Q: Our six-year-old male cat used to live with another cat for a couple of years and has now been living with us as the only cat in the household for two years. We are about to move into a new house and thought that this might be the ideal time to try to introduce him to a second cat. We have bought a little 7-week-old female kitten, and she is currently being held for us. We hope to move in about a week and are wondering what will be the best means to introduce our cat to the kitten.
A: Since you are moving to a new house, it’s important that both your cat and the new kitten feel safe in their new home before starting the introductions. To ease the anxiety of being in a new environment and to help the cat and kitten feel secure, confine them in separate rooms. Each room needs to be comfortable with a place to sleep, food, water, a view out of a window and plenty of environmental enrichment such as interactive toys and cat furniture.
Additionally, both cats will need plenty of attention and reassurance from you and the rest of your family. After the cats have adjusted to their rooms, let your cat explore different parts of the house while the kitten is confined to her room. Do not start the introduction process until both cats feel secure and safe in their new home.
One of the best ways to introduce stranger cats to each other is to encourage positive experiences and associations between them even before they meet each other. Look at this as the cat version of e-mails or phone calls.
Start the introduction process by exchanging pheromones between the cats. Take clean socks and gently pet each cat on the cheek with a sock. Exchange socks, putting the other cat’s sock in the other one’s room. This should be done a couple of times a day for a week or longer (depending on the cats’ responses). Clean socks need to be used on each cat at every pheromone exchange event. When both cats are relaxed around the other’s sock, feed them treats simultaneously a couple of times every day while they are still separated by the closed door. After the cats are happily eating treats next to each other with the closed door between them, encourage them to play with each other by putting a double-ended toy under the door. Gradually, add more experiences that they can enjoy together without being together. All of these activities need to be done over a period of days, maybe weeks.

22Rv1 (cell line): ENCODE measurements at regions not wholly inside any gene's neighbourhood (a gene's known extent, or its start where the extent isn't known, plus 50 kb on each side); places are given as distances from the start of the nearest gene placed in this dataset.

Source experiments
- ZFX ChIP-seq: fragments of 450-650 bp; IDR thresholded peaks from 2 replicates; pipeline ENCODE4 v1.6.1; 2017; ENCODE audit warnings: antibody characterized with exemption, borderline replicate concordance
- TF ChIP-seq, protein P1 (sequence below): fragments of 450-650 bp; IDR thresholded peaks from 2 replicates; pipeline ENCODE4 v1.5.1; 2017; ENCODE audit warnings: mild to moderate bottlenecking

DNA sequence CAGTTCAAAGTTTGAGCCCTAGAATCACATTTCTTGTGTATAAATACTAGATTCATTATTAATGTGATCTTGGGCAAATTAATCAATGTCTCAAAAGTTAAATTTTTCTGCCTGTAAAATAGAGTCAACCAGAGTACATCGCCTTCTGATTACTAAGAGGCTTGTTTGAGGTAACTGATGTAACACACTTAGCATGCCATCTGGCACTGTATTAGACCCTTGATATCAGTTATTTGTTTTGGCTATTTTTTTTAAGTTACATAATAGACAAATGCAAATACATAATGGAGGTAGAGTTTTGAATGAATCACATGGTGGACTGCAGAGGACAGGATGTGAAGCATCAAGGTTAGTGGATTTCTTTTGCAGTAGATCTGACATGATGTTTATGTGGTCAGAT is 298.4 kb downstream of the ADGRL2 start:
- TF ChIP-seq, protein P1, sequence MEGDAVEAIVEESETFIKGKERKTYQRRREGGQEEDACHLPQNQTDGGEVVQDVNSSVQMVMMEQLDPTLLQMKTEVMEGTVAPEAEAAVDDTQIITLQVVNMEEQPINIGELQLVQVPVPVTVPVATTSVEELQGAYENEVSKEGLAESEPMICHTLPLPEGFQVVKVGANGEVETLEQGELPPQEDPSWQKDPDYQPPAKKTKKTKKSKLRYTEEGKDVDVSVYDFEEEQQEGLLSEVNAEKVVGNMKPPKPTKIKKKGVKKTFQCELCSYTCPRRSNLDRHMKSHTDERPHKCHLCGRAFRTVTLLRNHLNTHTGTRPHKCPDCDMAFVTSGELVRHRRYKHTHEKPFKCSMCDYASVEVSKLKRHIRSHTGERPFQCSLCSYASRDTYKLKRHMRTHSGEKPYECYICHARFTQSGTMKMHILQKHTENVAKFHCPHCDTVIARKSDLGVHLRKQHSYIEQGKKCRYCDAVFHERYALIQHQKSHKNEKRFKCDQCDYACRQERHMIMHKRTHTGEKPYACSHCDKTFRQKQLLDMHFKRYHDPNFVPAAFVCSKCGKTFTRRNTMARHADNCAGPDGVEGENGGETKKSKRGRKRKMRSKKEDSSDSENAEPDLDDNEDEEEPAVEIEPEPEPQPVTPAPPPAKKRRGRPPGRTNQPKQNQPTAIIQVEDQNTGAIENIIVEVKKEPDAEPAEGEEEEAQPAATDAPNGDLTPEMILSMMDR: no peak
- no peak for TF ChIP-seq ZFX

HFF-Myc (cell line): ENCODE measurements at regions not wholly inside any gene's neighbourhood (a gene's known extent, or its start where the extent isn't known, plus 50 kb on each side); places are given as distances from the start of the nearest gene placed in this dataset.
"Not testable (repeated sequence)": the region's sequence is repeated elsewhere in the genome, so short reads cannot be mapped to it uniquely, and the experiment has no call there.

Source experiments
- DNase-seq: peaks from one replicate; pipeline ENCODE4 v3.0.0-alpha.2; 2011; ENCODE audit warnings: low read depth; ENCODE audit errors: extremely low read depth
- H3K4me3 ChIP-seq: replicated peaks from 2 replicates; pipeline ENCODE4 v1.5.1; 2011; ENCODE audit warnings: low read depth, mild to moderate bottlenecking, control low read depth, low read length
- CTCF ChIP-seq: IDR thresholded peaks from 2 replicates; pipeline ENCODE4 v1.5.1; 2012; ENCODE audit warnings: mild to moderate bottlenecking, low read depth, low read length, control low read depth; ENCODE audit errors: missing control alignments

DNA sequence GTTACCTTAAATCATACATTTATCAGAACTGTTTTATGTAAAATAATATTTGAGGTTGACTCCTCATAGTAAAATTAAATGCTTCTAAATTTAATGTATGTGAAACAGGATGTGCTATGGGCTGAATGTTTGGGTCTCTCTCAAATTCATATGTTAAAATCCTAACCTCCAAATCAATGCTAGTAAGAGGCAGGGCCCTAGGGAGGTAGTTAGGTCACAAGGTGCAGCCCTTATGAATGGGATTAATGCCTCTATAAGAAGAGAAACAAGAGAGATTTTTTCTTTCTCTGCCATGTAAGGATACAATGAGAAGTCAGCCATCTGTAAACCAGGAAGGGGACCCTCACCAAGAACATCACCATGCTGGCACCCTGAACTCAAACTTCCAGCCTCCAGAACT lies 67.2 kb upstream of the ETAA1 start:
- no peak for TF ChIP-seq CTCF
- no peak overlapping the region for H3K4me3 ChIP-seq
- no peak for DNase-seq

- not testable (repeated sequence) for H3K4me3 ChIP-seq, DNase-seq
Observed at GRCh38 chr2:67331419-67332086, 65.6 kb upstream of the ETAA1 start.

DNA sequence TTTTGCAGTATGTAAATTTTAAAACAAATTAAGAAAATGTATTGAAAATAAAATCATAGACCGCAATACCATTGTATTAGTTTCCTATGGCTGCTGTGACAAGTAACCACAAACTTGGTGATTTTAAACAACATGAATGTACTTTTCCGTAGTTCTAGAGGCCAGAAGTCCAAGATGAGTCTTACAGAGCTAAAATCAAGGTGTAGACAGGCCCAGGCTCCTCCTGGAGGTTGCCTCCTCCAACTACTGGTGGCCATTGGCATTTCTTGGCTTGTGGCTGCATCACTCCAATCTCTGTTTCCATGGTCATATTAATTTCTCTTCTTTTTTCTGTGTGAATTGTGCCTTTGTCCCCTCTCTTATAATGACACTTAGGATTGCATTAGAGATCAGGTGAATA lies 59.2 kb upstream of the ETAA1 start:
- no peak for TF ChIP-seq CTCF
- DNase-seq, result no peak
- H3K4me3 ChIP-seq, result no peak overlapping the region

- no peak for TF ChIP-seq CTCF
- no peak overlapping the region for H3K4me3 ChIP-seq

The first encounter will be a nose encounter. Crack open the door about ½ to 1 inch. Wedge your foot so that neither cat can push the door open. The door should be open just enough for them to touch noses. After a few days or weeks of happy nose encounters, the door can be opened for their first meeting during mealtime. Feed them at the same time, but far enough away that they can see and hear each other. Right after they eat, close the door. Over time, gradually increase the time that the door remains opened. Make sure to supervise them during these first encounters. At any sign of anxiety or aggression, separate them and take it slower.
Properly introducing cats to each other takes time. It’s important to remember that in order to be successful, it must be done on the cat’s schedule and not yours. That means it could take a couple of months or longer until the cats accept each other.